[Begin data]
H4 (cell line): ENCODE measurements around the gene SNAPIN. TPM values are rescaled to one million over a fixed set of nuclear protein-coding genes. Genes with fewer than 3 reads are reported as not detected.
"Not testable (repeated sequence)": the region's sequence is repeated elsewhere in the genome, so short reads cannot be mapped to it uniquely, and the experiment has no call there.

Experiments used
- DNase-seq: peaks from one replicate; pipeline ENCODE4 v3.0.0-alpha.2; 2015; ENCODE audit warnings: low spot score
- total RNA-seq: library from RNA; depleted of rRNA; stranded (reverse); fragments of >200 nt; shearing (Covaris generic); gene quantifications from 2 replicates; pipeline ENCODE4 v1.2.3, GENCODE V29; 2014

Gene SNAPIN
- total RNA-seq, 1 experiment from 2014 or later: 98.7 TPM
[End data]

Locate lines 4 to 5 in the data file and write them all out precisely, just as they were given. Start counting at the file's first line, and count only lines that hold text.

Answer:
- DNase-seq: peaks from one replicate; pipeline ENCODE4 v3.0.0-alpha.2; 2015; ENCODE audit warnings: low spot score
- total RNA-seq: library from RNA; depleted of rRNA; stranded (reverse); fragments of >200 nt; shearing (Covaris generic); gene quantifications from 2 replicates; pipeline ENCODE4 v1.2.3, GENCODE V29; 2014